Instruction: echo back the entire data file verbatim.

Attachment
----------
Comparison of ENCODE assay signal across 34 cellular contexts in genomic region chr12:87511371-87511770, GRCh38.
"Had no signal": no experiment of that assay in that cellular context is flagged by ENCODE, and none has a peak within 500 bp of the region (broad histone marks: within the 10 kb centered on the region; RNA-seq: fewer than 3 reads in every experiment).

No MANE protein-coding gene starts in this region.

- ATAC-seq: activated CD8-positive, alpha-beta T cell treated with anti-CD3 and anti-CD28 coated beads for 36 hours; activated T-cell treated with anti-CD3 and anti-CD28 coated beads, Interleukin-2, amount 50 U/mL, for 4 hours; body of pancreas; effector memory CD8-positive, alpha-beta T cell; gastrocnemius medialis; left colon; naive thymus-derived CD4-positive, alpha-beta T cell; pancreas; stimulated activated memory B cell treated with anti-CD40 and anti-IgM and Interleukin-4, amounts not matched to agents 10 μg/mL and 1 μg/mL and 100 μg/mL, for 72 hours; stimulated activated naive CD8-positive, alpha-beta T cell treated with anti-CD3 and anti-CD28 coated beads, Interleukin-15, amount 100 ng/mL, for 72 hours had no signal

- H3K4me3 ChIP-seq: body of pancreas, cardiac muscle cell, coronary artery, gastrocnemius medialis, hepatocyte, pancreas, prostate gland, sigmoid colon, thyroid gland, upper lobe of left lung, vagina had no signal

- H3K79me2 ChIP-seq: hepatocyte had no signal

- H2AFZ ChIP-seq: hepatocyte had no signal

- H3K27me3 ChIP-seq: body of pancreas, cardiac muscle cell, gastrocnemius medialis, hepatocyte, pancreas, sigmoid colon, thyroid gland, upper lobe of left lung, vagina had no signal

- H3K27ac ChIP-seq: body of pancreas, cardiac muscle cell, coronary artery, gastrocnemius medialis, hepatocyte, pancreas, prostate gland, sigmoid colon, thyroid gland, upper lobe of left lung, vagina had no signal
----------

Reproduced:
Comparison of ENCODE assay signal across 34 cellular contexts in genomic region chr12:87511371-87511770, GRCh38.
"Had no signal": no experiment of that assay in that cellular context is flagged by ENCODE, and none has a peak within 500 bp of the region (broad histone marks: within the 10 kb centered on the region; RNA-seq: fewer than 3 reads in every experiment).

No MANE protein-coding gene starts in this region.

- ATAC-seq: activated CD8-positive, alpha-beta T cell treated with anti-CD3 and anti-CD28 coated beads for 36 hours; activated T-cell treated with anti-CD3 and anti-CD28 coated beads, Interleukin-2, amount 50 U/mL, for 4 hours; body of pancreas; effector memory CD8-positive, alpha-beta T cell; gastrocnemius medialis; left colon; naive thymus-derived CD4-positive, alpha-beta T cell; pancreas; stimulated activated memory B cell treated with anti-CD40 and anti-IgM and Interleukin-4, amounts not matched to agents 10 μg/mL and 1 μg/mL and 100 μg/mL, for 72 hours; stimulated activated naive CD8-positive, alpha-beta T cell treated with anti-CD3 and anti-CD28 coated beads, Interleukin-15, amount 100 ng/mL, for 72 hours had no signal

- H3K4me3 ChIP-seq: body of pancreas, cardiac muscle cell, coronary artery, gastrocnemius medialis, hepatocyte, pancreas, prostate gland, sigmoid colon, thyroid gland, upper lobe of left lung, vagina had no signal

- H3K79me2 ChIP-seq: hepatocyte had no signal

- H2AFZ ChIP-seq: hepatocyte had no signal

- H3K27me3 ChIP-seq: body of pancreas, cardiac muscle cell, gastrocnemius medialis, hepatocyte, pancreas, sigmoid colon, thyroid gland, upper lobe of left lung, vagina had no signal

- H3K27ac ChIP-seq: body of pancreas, cardiac muscle cell, coronary artery, gastrocnemius medialis, hepatocyte, pancreas, prostate gland, sigmoid colon, thyroid gland, upper lobe of left lung, vagina had no signal